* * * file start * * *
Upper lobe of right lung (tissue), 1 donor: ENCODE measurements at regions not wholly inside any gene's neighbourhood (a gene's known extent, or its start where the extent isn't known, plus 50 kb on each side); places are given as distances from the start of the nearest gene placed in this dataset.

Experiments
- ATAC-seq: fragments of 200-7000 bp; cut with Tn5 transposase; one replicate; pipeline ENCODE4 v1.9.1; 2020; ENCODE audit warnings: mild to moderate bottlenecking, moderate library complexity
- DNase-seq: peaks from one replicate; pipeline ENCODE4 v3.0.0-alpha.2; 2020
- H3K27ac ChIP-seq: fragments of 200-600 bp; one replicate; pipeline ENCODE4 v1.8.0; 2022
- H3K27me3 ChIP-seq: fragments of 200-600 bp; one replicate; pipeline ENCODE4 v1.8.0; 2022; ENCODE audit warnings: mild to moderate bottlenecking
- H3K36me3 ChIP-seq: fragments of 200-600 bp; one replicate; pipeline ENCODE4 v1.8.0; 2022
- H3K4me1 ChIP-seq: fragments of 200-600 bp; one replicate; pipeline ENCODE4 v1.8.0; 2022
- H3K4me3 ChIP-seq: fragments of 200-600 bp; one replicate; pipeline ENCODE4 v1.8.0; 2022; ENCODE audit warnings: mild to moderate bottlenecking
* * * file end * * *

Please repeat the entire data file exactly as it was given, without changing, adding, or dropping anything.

Upper lobe of right lung (tissue), 1 donor: ENCODE measurements at regions not wholly inside any gene's neighbourhood (a gene's known extent, or its start where the extent isn't known, plus 50 kb on each side); places are given as distances from the start of the nearest gene placed in this dataset.

Experiments
- ATAC-seq: fragments of 200-7000 bp; cut with Tn5 transposase; one replicate; pipeline ENCODE4 v1.9.1; 2020; ENCODE audit warnings: mild to moderate bottlenecking, moderate library complexity
- DNase-seq: peaks from one replicate; pipeline ENCODE4 v3.0.0-alpha.2; 2020
- H3K27ac ChIP-seq: fragments of 200-600 bp; one replicate; pipeline ENCODE4 v1.8.0; 2022
- H3K27me3 ChIP-seq: fragments of 200-600 bp; one replicate; pipeline ENCODE4 v1.8.0; 2022; ENCODE audit warnings: mild to moderate bottlenecking
- H3K36me3 ChIP-seq: fragments of 200-600 bp; one replicate; pipeline ENCODE4 v1.8.0; 2022
- H3K4me1 ChIP-seq: fragments of 200-600 bp; one replicate; pipeline ENCODE4 v1.8.0; 2022
- H3K4me3 ChIP-seq: fragments of 200-600 bp; one replicate; pipeline ENCODE4 v1.8.0; 2022; ENCODE audit warnings: mild to moderate bottlenecking